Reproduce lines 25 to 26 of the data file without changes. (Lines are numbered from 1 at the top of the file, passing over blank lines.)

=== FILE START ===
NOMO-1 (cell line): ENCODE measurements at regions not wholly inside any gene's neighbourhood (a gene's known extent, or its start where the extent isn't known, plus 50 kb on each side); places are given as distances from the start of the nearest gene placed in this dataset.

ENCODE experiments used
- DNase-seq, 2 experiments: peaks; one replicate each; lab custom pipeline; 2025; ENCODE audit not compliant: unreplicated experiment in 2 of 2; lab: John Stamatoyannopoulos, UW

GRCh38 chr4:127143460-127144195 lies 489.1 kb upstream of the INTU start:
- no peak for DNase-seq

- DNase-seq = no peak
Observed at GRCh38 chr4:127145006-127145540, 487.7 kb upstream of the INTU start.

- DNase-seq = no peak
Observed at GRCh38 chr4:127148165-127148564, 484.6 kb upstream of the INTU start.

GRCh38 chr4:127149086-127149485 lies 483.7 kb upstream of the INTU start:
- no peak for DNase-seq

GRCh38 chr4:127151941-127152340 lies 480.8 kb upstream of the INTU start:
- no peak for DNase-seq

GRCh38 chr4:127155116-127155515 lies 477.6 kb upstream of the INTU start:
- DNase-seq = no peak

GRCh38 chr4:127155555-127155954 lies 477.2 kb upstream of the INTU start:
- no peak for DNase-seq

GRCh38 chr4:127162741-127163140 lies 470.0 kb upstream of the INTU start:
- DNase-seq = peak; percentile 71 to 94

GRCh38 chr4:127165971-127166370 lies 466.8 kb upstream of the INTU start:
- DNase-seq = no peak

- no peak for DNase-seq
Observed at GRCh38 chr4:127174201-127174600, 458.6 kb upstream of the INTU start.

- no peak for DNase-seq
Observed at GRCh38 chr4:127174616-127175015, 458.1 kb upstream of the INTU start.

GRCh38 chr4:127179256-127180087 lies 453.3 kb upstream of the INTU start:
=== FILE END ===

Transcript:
Observed at GRCh38 chr4:127174616-127175015, 458.1 kb upstream of the INTU start.

GRCh38 chr4:127179256-127180087 lies 453.3 kb upstream of the INTU start: